Finally, as we work together to tackle our state’s problems, we must not ignore the challenges facing our local governments. Like our state, many cities and towns face deficits and underfunded pension programs. Unfortunately, we have contributed to that problem. As I said earlier, we have cut state aid to cities and towns by $195 million over the last four years in an effort to balance our own budget. If we do not want additional cities and towns to face the problems confronting Providence and Central Falls, we must take action now. My budget includes an additional $5 million in aid to distressed communities for FY 2011 to help the cities and towns in greatest need. I also propose a new local aid initiative, the Municipal Accountability, Stability and Transparency program. The MAST program will provide nearly $20 million in additional funds to communities that pursue sound financial planning and budgeting practices. Those cities and towns that do not make the necessary changes in the coming years will forfeit a portion of their state aid. Under this program, the state will be able to work more closely with cities and towns to understand their challenges at an early stage and avoid crisis. The state should encourage municipalities to get their finances in order, and we must set a good example by demonstrating our own commitment to fiscal responsibility.
I want to say a word about how this budget will affect Rhode Islanders. My barber Ernie will now have to charge a sales tax that will cut into his tips. But he is willing to bear his part of the burden if we live up to our responsibilities in this chamber. If we spend taxpayer funds with discipline, so that our economy recovers and our people are well served, then these sacrifices will have met their purpose. My goal over the long term is to reduce our taxes to be more competitive, and so I want to ask all of you to pledge with me that we will commit to lower taxes as soon as the economy improves.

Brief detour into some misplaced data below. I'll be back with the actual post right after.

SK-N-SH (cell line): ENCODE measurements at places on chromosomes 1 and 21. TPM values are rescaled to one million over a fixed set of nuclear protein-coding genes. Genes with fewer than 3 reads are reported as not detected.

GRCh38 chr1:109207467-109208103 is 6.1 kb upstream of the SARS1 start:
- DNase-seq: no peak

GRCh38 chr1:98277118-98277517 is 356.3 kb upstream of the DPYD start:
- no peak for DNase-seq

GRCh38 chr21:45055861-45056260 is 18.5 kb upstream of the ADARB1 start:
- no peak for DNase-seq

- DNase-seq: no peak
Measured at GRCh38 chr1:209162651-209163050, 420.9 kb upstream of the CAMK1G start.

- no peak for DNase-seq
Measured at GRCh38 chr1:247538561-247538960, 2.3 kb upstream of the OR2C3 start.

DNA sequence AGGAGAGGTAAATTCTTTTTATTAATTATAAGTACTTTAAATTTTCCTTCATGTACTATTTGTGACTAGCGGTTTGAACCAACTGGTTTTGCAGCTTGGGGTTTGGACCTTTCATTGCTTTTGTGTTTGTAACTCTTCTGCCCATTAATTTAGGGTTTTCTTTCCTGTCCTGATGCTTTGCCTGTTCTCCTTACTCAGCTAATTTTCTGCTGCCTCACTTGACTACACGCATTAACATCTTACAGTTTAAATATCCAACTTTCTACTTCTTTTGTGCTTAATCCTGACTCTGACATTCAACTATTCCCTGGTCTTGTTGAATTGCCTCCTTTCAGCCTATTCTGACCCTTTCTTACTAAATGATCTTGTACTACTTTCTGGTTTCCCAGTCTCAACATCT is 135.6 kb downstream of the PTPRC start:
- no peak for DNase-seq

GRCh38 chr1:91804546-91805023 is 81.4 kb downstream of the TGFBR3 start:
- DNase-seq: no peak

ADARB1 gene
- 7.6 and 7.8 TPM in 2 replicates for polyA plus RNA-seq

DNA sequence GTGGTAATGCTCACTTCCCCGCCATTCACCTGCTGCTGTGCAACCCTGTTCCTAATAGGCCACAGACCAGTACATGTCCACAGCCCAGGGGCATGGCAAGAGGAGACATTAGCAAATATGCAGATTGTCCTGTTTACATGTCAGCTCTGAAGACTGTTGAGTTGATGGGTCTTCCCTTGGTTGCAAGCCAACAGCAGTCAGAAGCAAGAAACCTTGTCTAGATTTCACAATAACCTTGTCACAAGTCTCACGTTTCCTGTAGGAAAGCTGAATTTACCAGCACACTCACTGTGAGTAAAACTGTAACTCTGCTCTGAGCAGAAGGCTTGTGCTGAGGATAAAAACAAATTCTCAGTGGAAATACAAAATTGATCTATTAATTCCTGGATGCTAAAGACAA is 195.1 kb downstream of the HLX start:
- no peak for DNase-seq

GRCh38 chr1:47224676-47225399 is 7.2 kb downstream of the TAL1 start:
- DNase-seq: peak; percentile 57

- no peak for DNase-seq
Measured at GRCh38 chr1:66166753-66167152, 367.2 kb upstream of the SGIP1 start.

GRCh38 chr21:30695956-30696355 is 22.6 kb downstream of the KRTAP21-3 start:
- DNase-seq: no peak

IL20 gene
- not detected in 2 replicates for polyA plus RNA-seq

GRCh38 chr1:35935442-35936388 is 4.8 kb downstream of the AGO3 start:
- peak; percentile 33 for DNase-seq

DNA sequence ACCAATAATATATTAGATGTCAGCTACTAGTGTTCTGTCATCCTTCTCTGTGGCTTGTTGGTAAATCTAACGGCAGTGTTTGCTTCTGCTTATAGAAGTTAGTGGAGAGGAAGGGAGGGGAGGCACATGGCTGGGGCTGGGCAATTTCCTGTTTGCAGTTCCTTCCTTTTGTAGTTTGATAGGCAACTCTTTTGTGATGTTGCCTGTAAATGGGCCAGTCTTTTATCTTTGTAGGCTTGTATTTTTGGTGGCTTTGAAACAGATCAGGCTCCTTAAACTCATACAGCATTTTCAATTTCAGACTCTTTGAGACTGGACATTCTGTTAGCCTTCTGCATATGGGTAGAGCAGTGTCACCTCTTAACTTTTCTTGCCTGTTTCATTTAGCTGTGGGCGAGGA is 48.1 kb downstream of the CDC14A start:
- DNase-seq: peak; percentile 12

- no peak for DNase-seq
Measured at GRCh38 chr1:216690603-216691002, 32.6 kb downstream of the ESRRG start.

As those in this chamber know, the budget I am submitting tonight is required to use the revenue projections from last November’s revenue estimating conference. We have some indication that the actual revenues for FY2012 may be higher than the November estimates. If those trends hold, I strongly encourage this chamber to use that additional money to lower taxes instead of adding new spending. Ideally, we could lower our sales tax rate to 5.75%, which would be a signal to the region and the nation that Rhode Island is serious about reducing its tax burden.
Over the last thirty minutes, you have listened to numbing phrases such as “unfunded liability,” “structural deficits,” combined reporting” and “corporate minimum tax.” Let me be clear. All of our challenges are made easier by a growing economy. If we demonstrate fiscal discipline, our economy will prosper. I have been a deficit hawk throughout my entire career in public service. My votes and actions as a Senator, Mayor and Councilman are a testament to that. I firmly believe that the reason the nation is in its current economic state is that we lost our discipline and let our deficits soar.
The many challenges facing our state are intimidating, but not insurmountable. This budget proposal does not promise to solve all of our woes in a single year. Instead, it represents the first step on a bold new path to prosperity. Long-term vision is exactly the form of leadership that we need at this turning point in Rhode Island’s history.
The 21st century can be another great century for Rhode Island. We must begin to think anew. Getting Rhode Island on the right path will mean making some difficult decisions, but I am confident that we will work together to restore the greatness that still radiates from this State House.
PBN's annual Book of Lists has been an essential resource for the local business community for almost 30 years. The Book of Lists features a wealth of company rankings from a variety of fields and industries, including banking, health care, real estate, law, hospitality, education, not-for-profits, technology and many more.